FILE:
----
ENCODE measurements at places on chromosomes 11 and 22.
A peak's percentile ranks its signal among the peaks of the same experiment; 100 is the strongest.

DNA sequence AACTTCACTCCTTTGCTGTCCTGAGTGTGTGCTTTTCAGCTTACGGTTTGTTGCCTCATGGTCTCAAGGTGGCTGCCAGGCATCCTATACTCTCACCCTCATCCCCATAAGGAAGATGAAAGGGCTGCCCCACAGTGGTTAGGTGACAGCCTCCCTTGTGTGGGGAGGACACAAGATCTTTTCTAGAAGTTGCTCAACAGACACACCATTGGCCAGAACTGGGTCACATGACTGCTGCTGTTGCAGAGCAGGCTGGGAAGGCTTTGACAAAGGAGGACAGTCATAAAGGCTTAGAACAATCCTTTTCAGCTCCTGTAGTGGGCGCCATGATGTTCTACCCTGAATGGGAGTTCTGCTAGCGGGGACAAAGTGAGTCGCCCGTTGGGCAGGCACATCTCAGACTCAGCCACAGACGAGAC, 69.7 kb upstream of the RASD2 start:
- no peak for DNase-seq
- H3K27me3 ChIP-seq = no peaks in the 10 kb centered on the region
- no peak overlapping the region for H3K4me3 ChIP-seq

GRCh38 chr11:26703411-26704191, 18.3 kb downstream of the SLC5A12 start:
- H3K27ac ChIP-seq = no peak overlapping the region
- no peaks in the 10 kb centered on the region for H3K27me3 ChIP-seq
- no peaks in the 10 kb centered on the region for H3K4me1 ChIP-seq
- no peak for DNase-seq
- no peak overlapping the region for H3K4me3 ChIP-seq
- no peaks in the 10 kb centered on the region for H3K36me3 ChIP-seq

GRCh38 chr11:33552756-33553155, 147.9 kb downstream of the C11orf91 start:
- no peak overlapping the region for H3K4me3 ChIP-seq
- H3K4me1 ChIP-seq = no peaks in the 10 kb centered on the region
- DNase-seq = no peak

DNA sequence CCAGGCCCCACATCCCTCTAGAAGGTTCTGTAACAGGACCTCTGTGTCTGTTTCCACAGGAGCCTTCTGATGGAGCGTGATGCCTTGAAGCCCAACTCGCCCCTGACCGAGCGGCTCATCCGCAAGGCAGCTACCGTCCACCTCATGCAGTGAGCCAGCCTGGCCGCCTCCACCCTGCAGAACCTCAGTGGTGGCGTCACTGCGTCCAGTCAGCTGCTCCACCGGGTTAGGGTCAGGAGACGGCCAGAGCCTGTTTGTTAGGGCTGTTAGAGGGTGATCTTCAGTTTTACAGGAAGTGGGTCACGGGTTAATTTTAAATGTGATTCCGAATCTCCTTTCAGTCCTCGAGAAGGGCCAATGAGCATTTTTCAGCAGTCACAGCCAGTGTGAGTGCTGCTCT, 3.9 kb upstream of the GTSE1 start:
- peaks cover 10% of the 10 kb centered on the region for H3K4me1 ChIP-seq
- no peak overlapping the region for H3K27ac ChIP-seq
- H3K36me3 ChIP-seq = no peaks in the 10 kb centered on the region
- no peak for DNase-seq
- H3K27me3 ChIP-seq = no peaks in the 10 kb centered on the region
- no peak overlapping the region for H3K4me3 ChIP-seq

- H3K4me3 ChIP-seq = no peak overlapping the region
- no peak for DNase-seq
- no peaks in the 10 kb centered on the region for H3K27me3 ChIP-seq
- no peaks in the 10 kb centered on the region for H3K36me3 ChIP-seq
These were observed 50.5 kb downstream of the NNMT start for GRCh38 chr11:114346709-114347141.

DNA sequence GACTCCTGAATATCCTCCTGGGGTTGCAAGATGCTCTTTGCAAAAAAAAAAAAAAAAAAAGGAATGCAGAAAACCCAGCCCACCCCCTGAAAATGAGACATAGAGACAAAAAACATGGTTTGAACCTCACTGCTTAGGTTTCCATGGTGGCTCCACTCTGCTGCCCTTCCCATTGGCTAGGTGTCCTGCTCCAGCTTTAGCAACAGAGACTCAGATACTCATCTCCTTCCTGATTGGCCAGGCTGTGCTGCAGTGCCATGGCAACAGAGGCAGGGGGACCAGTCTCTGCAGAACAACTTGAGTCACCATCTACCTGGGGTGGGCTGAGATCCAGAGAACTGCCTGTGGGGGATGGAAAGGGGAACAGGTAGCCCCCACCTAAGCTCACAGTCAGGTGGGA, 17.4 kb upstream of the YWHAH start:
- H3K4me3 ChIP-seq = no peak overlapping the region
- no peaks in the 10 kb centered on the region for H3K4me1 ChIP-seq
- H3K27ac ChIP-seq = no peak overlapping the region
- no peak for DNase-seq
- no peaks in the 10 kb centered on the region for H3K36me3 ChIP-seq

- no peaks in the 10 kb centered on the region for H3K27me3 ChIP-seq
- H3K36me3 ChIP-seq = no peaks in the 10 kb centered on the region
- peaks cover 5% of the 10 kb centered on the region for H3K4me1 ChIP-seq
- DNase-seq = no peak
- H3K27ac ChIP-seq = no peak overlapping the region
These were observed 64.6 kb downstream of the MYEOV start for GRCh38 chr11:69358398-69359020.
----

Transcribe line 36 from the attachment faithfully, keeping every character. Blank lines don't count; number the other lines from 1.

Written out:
- no peaks in the 10 kb centered on the region for H3K27me3 ChIP-seq